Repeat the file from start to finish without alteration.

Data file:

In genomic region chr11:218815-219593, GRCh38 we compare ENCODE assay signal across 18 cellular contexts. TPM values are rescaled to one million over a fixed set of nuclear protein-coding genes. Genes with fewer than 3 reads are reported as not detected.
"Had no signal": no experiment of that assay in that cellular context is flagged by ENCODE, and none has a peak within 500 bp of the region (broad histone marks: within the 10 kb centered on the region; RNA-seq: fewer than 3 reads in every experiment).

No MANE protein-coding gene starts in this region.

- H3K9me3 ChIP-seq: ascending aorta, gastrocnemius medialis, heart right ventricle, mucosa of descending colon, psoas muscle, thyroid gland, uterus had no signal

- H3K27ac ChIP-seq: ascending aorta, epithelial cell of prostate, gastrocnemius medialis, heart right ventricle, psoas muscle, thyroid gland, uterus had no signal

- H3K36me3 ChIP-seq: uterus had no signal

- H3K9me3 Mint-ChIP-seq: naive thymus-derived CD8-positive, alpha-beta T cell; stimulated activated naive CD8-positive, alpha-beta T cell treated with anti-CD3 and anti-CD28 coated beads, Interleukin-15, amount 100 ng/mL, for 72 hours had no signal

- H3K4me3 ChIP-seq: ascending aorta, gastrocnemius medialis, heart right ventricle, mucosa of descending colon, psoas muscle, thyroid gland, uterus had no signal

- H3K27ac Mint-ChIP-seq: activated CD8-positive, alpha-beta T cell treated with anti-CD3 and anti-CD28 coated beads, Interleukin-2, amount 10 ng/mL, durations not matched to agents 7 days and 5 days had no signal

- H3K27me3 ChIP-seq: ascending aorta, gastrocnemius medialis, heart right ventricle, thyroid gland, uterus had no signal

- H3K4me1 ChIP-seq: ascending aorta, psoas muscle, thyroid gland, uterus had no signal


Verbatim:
In genomic region chr11:218815-219593, GRCh38 we compare ENCODE assay signal across 18 cellular contexts. TPM values are rescaled to one million over a fixed set of nuclear protein-coding genes. Genes with fewer than 3 reads are reported as not detected.
"Had no signal": no experiment of that assay in that cellular context is flagged by ENCODE, and none has a peak within 500 bp of the region (broad histone marks: within the 10 kb centered on the region; RNA-seq: fewer than 3 reads in every experiment).

No MANE protein-coding gene starts in this region.

- H3K9me3 ChIP-seq: ascending aorta, gastrocnemius medialis, heart right ventricle, mucosa of descending colon, psoas muscle, thyroid gland, uterus had no signal

- H3K27ac ChIP-seq: ascending aorta, epithelial cell of prostate, gastrocnemius medialis, heart right ventricle, psoas muscle, thyroid gland, uterus had no signal

- H3K36me3 ChIP-seq: uterus had no signal

- H3K9me3 Mint-ChIP-seq: naive thymus-derived CD8-positive, alpha-beta T cell; stimulated activated naive CD8-positive, alpha-beta T cell treated with anti-CD3 and anti-CD28 coated beads, Interleukin-15, amount 100 ng/mL, for 72 hours had no signal

- H3K4me3 ChIP-seq: ascending aorta, gastrocnemius medialis, heart right ventricle, mucosa of descending colon, psoas muscle, thyroid gland, uterus had no signal

- H3K27ac Mint-ChIP-seq: activated CD8-positive, alpha-beta T cell treated with anti-CD3 and anti-CD28 coated beads, Interleukin-2, amount 10 ng/mL, durations not matched to agents 7 days and 5 days had no signal

- H3K27me3 ChIP-seq: ascending aorta, gastrocnemius medialis, heart right ventricle, thyroid gland, uterus had no signal

- H3K4me1 ChIP-seq: ascending aorta, psoas muscle, thyroid gland, uterus had no signal